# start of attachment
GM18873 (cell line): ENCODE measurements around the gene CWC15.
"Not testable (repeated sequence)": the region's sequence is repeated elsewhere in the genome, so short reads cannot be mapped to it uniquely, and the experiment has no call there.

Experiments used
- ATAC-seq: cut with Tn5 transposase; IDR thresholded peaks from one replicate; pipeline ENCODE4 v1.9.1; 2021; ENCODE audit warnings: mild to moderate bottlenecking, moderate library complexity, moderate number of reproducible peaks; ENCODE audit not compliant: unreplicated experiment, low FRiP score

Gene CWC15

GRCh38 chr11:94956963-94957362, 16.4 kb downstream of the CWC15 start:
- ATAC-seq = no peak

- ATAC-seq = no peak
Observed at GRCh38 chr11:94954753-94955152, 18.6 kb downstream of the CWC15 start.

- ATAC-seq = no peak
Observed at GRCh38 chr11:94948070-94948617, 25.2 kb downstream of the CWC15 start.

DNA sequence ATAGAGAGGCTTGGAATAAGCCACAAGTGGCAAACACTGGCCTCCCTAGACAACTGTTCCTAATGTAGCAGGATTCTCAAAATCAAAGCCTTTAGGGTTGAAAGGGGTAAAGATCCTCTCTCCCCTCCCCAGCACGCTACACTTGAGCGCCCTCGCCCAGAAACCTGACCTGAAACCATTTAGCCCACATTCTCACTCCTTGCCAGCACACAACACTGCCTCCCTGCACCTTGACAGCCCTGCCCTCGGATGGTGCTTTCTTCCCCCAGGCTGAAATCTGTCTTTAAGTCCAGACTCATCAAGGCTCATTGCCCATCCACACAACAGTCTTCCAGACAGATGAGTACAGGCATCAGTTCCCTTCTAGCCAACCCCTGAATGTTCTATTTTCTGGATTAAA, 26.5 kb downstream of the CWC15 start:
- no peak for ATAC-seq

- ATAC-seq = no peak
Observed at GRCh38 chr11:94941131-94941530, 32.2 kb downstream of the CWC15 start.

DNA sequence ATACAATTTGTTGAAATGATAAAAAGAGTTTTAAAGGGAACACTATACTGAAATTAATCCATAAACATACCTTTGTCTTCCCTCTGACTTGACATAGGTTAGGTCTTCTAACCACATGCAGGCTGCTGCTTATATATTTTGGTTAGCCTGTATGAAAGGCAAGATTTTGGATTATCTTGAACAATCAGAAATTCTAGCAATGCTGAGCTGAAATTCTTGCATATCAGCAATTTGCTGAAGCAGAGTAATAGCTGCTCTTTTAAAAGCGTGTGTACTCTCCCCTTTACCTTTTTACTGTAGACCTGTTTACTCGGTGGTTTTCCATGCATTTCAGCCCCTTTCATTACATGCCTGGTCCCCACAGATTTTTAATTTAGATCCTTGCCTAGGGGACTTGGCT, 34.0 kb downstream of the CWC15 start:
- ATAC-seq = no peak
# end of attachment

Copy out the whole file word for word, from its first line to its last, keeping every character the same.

GM18873 (cell line): ENCODE measurements around the gene CWC15.
"Not testable (repeated sequence)": the region's sequence is repeated elsewhere in the genome, so short reads cannot be mapped to it uniquely, and the experiment has no call there.

Experiments used
- ATAC-seq: cut with Tn5 transposase; IDR thresholded peaks from one replicate; pipeline ENCODE4 v1.9.1; 2021; ENCODE audit warnings: mild to moderate bottlenecking, moderate library complexity, moderate number of reproducible peaks; ENCODE audit not compliant: unreplicated experiment, low FRiP score

Gene CWC15

GRCh38 chr11:94956963-94957362, 16.4 kb downstream of the CWC15 start:
- ATAC-seq = no peak

- ATAC-seq = no peak
Observed at GRCh38 chr11:94954753-94955152, 18.6 kb downstream of the CWC15 start.

- ATAC-seq = no peak
Observed at GRCh38 chr11:94948070-94948617, 25.2 kb downstream of the CWC15 start.

DNA sequence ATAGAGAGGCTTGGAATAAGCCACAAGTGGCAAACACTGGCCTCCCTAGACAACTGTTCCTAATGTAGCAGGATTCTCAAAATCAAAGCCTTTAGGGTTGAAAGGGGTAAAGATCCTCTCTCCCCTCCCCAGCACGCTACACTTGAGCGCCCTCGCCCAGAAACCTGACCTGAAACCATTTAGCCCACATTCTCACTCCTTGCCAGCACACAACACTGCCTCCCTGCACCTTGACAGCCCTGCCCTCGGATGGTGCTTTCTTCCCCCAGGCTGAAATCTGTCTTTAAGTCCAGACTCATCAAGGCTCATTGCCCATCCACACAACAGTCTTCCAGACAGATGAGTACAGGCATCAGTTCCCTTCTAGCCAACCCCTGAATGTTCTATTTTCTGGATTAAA, 26.5 kb downstream of the CWC15 start:
- no peak for ATAC-seq

- ATAC-seq = no peak
Observed at GRCh38 chr11:94941131-94941530, 32.2 kb downstream of the CWC15 start.

DNA sequence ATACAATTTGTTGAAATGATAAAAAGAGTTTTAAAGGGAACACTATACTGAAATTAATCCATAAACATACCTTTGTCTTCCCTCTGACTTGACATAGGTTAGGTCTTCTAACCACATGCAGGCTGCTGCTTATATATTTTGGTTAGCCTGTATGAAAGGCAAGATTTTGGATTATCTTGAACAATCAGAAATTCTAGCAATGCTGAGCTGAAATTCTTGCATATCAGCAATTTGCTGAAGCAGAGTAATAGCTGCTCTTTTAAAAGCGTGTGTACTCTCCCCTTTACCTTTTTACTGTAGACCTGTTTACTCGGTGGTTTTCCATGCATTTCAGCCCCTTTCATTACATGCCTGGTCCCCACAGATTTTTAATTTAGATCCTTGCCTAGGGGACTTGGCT, 34.0 kb downstream of the CWC15 start:
- ATAC-seq = no peak